On April 3, 1973 Martin Cooper of Motorola made the first ever call on the first ever truly portable telephone. But it wasn't until ten years later, in 1983, that Motorola sold its cellular phones commercially—and at $3,500, well, some might call that prohibitively expensive, even and especially adjusted for inflation. So it wasn't really until the cell phone's rebellious '90s phase that it really went mass market; mobile communications reached a "tipping point" with 46 percent penetration around 1999. It was in and around and just before that time that much of The Atlantic Wire staff got its hands on Cell Phone No. 1. In honor of today's 40th anniversary, we take a collective—and very fond, if clunky, and sometimes fuzzy—look back:
The Family Cell Phone For some of our staff, early cell phones were something of a collective luxury. "I think my first cell phone was one my family shared for car rides," remembers J.K. Trotter. In addition, many of us convinced our parents to let us have our own phones for "safety reasons." Matt Sullivan's folks got him a beeper and a cell phone when he went off to a "big-bad fancy all-boys private middle school," even if two devices ended up cheaper than one his early family Verizon bill: "My mom was freaking out that I'd run off down Park Avenue somewhere." I convinced my parents to get me a phone for a spring break trip to visit my brother in college while I was still in high school. The phone, arguably, would keep me safe from all that evil partying. (My parents had no problem sending me off for a weekend of college partying. The cell phone was the issue.)
...and Getting a Nokia Rip-Offs Instead While all the cool kids had the Nokia brick, some of us had the knock-off version. My parents would only let me get the free phone included with a brand-new (and what would become life-long) Verizon contract, so I got a Kyocera version of the little guy. Even though it didn't have Snake, it still reached a certain bar of cool, as my fellow one-time Kyocera owner and colleague Zuckerman confirms: "I just remember I really wanted a really tiny non-flip phone for my first phone," she recalls. It's unclear why, exactly, these open-faced phones trumped the more compact, more protected ones earlier on. It probably had something to do with the "snake game" and the fact that those black Motorola StarTACs were regarded as parent phones.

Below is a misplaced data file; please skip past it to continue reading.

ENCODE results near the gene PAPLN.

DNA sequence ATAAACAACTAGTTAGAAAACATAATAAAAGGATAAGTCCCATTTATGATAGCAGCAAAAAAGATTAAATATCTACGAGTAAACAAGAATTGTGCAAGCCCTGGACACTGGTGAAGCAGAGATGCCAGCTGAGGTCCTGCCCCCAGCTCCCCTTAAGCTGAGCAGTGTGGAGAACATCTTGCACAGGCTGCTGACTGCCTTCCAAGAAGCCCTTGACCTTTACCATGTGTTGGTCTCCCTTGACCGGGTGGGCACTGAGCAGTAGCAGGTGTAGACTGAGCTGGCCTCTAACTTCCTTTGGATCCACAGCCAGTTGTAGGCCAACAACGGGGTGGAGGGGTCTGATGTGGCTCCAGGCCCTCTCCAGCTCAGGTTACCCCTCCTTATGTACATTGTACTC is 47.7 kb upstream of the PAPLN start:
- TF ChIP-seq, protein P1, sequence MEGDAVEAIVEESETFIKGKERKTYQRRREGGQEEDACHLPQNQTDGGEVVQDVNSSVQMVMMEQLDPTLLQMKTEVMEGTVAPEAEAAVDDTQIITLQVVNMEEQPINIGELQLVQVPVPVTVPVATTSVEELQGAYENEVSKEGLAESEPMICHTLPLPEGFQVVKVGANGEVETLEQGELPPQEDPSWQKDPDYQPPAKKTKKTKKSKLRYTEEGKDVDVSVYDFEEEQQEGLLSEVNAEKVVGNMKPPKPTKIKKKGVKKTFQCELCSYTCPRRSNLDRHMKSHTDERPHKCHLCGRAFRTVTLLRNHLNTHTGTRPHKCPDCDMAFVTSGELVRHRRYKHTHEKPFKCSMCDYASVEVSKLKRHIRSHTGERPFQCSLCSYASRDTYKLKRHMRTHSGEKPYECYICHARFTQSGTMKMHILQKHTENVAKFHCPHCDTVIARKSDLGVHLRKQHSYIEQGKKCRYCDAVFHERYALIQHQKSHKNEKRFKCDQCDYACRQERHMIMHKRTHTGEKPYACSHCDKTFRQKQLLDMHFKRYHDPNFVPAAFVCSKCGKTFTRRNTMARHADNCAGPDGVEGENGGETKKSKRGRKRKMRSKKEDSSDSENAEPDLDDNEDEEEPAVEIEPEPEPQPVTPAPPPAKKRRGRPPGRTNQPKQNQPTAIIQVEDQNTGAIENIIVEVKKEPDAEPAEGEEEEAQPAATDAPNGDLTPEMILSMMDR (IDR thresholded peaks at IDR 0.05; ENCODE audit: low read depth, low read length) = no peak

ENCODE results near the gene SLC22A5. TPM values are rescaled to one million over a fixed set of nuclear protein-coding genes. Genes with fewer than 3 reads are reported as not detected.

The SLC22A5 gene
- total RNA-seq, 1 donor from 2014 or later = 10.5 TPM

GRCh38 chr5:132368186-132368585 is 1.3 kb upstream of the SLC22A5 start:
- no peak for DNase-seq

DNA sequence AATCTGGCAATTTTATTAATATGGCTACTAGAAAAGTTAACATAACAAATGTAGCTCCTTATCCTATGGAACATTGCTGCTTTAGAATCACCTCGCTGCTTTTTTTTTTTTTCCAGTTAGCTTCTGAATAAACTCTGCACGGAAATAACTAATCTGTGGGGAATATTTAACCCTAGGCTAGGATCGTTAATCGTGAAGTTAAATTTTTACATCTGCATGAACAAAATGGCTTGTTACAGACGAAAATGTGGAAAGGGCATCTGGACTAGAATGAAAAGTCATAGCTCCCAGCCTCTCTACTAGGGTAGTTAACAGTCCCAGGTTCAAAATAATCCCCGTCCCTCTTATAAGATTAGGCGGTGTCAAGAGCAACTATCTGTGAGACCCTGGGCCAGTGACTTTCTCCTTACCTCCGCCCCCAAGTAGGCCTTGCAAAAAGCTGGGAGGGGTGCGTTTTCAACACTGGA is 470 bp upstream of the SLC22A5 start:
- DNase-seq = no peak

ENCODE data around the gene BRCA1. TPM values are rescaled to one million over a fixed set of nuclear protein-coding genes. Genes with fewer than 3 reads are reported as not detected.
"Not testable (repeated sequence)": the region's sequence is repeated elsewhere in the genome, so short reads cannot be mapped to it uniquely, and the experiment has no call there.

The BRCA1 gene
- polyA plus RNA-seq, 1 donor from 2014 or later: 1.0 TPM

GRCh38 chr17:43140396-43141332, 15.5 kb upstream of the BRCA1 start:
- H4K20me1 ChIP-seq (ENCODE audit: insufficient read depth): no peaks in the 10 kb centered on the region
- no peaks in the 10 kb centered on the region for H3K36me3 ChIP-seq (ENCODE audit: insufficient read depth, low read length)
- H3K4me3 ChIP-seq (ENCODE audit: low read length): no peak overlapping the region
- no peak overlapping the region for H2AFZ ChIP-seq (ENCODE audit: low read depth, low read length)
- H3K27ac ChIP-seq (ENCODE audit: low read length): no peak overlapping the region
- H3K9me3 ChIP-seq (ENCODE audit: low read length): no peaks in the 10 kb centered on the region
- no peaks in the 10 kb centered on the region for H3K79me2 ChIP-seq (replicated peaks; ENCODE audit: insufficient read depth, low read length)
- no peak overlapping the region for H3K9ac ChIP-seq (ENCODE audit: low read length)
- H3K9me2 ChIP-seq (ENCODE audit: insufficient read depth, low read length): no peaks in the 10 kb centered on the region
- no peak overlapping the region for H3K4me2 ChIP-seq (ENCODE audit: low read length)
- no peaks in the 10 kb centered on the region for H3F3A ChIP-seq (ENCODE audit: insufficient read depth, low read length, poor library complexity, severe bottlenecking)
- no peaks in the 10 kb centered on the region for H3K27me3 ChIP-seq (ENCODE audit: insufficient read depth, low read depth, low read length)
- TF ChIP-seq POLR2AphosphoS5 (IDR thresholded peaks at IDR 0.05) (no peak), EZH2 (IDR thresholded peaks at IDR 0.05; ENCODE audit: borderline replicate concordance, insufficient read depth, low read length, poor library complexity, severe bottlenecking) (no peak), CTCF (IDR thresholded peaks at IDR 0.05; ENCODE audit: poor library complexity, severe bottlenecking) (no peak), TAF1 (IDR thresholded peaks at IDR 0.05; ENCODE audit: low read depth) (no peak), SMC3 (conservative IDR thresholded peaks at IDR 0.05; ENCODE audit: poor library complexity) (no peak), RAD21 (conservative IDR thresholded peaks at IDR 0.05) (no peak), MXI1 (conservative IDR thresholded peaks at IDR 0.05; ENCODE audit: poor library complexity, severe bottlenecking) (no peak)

The RAZR and Its Flip-Phone Clones "The RAZR was a huuuuuuuge deal," notes Connor Simpson, who did not have the shiny, slim Motorola device, but a lesser flip-phone. It was the first gadget that understood a cell phone's capability as both a fashion accessory and status symbol. "The rich kids had the Motorola Razr. Maybe a Nokia. But mostly Razrs," adds Sullivan, who had neither. While the knock-offs lacked all the style and finesse of Motorola's condensed bundle, they tried. "LG (or whichever company, maybe Motorola) tried really hard to make it look like the phone was made out of metal, with like, painted plastic," notes Trotter when remember his first very own cell phone, an unmemorable LG product. In other words: It was no RAZR.
Just about a year and a half ago, a good chunk of the Atlantic Wire staff owned what we now affectionately refer to as "dumbphones." Even then, those old-fashioned few were luddites, clutching to earlier times, and outdated gadgets. Since, even the most stubborn of us have upgraded to a full-fledged smart phone. But you never forget your first. For the most part.